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An Assessment of the SBIR Program at the National Science Foundation 7.2.3 Tracking Knowledge Dissemination by Citation Analysis Citation studies have been used extensively to show the transfer of knowledge from federally funded projects to others outside the walls of the funded projects, thereby demonstrating the wider potential impact of the federal funds. In the case of paper-to-patent citations, this is done by examining references to scientific and engineering papers on the front pages of U.S. patents. References are also made to previously issued patents. Both sets of patent and nonpatent references comprise the “prior art” of patents. Citation analysis has been used at various times by the U.S. Department of Energy, the National Institute of Standards and Technology, the Agricultural Research Service, the National Science Foundation,7 and other federal agencies to show the movement of knowledge from scientific research programs—where impacts are difficult to measure—to industrial technology—where impact measurement is more easily tracked.8 Patent citation trees are routinely used by ATP, for example, to show the dissemination of technical knowledge via patents from completed projects to other companies and other organizations.9 No evidence was found, however, of publication or patent citation analysis by the NSF’s SBIR program. Further, no evidence was found of the systematic collection by OII of the detailed publication and patent data from SBIR projects needed to support citation studies. With regard to publications, evidence was found of NSF SBIR program managers sending mixed signals to grantees regarding the importance, or lack thereof, of publications as a project output.10 Yet, as indicated by the results of the NRC Phase II Survey conducted for this study, patents and scientific publications are being produced by the NSF’s SBIR program. Hence, opportunities exist to encourage program participants to publish when it will not compromise their ability to commercialize. Both publication and patent citation analysis could be used to demonstrate and track knowledge dissemination from NSF SBIR projects to others. 7 The referenced use of citation analysis by the NSF lies outside the NSF’s SBIR program. The NSF supported extensive work by CHI Research, Inc., to develop and “clean” databases needed to perform publication citation analysis. 8 For an example of a citation study performed for a federal R&D program, see J. S. Perko and Francis Narin, CHI Research, Inc., “The Transfer of Public Science to Patented Technology: A Case Study in Agricultural Science,” Journal of Technology Transfer 22, no. 3 (1997):65–72. 9 Advanced Technology Program, Performance of 50 Completed ATP Projects: Status Report Number 2, NIST Special Publication 950-2, Gaithersburg, MD: National Institute of Standards and Technology, pp. 266–270. 10 This statement is based on observation of program manager oral responses to proposed questions at an SBIR conference regarding the importance of publications.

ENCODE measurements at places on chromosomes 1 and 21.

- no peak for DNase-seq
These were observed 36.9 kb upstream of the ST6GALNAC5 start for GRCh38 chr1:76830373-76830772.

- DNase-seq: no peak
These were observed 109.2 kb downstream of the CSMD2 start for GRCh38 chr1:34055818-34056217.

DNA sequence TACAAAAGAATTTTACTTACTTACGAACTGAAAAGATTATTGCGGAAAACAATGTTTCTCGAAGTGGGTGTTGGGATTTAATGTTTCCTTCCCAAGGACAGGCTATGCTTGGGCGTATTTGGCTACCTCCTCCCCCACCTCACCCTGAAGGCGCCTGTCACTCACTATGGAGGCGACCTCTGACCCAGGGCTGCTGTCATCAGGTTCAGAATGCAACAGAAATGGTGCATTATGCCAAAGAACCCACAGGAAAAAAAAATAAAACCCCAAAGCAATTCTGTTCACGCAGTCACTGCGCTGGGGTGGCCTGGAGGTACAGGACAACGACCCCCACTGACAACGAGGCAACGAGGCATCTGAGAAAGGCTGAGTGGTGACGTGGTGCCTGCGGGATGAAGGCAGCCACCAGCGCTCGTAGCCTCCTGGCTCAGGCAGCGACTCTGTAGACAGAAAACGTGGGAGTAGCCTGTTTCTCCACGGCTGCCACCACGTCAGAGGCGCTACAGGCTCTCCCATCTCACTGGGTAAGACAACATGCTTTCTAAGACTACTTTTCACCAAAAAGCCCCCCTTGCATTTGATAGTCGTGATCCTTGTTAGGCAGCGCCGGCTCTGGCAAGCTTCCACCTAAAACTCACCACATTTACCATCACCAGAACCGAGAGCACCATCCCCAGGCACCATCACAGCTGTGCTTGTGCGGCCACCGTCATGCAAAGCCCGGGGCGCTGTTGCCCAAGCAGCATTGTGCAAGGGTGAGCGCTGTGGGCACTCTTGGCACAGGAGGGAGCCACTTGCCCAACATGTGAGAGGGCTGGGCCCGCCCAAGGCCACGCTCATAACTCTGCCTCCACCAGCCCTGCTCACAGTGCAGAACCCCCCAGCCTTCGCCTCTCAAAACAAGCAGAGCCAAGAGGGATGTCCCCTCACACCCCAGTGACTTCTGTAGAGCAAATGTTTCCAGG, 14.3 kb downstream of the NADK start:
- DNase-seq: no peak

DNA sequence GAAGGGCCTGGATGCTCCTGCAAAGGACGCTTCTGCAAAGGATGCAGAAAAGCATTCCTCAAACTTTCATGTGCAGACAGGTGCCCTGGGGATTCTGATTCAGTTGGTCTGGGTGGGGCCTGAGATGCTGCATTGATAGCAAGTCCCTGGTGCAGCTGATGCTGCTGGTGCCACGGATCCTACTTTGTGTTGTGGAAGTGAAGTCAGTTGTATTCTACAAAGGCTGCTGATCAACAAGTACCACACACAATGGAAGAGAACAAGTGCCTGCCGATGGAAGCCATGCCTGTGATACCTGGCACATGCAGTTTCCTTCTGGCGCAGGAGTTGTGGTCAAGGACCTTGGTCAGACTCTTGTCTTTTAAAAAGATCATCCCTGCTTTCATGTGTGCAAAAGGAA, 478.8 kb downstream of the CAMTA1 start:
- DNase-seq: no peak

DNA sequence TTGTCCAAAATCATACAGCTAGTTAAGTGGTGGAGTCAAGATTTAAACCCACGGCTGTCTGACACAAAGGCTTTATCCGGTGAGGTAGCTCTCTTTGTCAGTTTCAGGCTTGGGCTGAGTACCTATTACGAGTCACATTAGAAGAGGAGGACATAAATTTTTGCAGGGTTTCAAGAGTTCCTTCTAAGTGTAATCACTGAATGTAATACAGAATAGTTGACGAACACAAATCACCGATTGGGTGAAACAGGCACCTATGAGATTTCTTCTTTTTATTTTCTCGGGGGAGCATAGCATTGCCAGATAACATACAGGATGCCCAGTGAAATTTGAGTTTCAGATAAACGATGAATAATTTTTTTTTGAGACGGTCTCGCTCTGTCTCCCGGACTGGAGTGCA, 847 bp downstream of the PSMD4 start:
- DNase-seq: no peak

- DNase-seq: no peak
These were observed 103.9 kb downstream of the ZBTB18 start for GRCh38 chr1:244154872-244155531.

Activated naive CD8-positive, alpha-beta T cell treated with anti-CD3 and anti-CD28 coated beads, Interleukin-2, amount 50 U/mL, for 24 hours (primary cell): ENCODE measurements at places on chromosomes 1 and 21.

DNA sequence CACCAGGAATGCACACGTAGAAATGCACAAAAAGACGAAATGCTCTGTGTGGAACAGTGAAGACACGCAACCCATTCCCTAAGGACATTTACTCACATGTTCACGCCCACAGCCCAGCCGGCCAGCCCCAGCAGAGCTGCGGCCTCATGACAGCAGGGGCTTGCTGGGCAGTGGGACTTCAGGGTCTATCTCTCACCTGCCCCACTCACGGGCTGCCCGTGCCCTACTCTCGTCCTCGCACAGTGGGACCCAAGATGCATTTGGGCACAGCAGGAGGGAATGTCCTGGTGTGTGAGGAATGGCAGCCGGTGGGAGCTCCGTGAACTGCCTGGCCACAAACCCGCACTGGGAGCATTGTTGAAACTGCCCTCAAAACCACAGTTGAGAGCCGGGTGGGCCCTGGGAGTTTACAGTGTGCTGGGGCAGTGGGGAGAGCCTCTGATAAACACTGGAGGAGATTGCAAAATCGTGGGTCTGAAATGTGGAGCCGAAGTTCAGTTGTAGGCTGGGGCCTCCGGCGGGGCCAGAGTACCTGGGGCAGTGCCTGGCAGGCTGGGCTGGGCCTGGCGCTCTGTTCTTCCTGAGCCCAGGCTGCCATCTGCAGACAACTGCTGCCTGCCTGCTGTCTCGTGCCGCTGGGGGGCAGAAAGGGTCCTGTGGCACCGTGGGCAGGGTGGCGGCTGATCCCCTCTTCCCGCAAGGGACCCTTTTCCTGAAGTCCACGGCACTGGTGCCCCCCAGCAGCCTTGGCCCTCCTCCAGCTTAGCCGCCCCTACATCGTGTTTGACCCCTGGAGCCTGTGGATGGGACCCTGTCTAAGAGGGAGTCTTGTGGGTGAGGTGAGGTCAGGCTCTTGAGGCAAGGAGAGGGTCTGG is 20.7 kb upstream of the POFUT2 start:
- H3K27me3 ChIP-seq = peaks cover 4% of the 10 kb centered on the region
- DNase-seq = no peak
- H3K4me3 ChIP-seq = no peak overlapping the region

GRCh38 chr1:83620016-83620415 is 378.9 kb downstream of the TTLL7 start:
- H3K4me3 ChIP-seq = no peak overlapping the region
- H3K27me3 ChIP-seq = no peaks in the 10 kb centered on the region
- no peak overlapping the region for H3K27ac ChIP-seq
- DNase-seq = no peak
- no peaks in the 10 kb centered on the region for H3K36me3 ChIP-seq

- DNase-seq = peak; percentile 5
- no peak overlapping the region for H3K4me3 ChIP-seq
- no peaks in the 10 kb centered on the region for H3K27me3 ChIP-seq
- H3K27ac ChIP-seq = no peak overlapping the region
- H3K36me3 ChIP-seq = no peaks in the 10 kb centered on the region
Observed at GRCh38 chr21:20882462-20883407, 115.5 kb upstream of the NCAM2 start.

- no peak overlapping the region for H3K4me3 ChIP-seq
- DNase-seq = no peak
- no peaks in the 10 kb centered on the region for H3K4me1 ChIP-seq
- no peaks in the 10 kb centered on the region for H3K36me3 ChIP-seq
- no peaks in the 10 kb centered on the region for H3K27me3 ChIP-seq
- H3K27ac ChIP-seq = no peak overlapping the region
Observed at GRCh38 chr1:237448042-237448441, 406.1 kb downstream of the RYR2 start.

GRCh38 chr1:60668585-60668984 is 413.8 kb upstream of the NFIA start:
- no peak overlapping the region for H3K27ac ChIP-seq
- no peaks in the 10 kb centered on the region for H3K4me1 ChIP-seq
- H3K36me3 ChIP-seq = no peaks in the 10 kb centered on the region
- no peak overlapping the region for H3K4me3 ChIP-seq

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An Assessment of the SBIR Program at the National Science Foundation TABLE 7.2-3 Equity Sales of Phase II Grantees to U.S. and Foreign Companies and Investors Focus of Interactions Company Merger Sale of Technology Rights Partial Sale of Company Sale of Company Final (%) Ongoing (%) Final (%) Ongoing (%) Final (%) Ongoing (%) Final (%) Ongoing (%) Interactions with U.S. companies and investors 0 4 5 16 2 6 2 3 Interactions with foreign companies and investors 2 1 4 3 2 2 0 1 SOURCE: NRC Phase II Survey. 7.2.4 Equity Sales Sales of equity by NSF SBIR grantees to others represent transfers of knowledge. While licensing leaves ownership of the technology with the SBIR firm at the same time that it allows the licensee use of it, a sale of equity transfers ownership to a new owner. Among the NRC Phase II Survey respondents, activities to transfer equity centered on sales of technology rights to other domestic companies and investors rather than sales abroad. Table 7.2-3. shows that much of this activity was still in process at the time of the survey. Although at the time of the survey, none of the grantee companies had been sold to foreign companies or investors, there was indication that this activity was under way to some extent. Equity sales are sometimes an essential element in a commercialization strategy. In some cases, companies with the ability to commercialize are located outside the United States, and they may require ownership as a condition for commercializing.11 7.2.5 Partnerships of Small Firms with Other Companies and Investors Partnering with other organizations and people also accomplishes knowledge transfer. For small companies, the formation of partnerships with other compa- 11 For example, according to Brodd there are no volume lithium-ion battery manufacturers in the United States and this may influence commercialization strategies of small companies performing R&D in lithium-ion batteries. Ralph J. Brodd, Factors Affecting U.S. Production Decisions: Why Are There No Volume Lithium-Ion Battery Manufacturers in the United States? ATP Working Paper Series, no. 05-01, June 2005.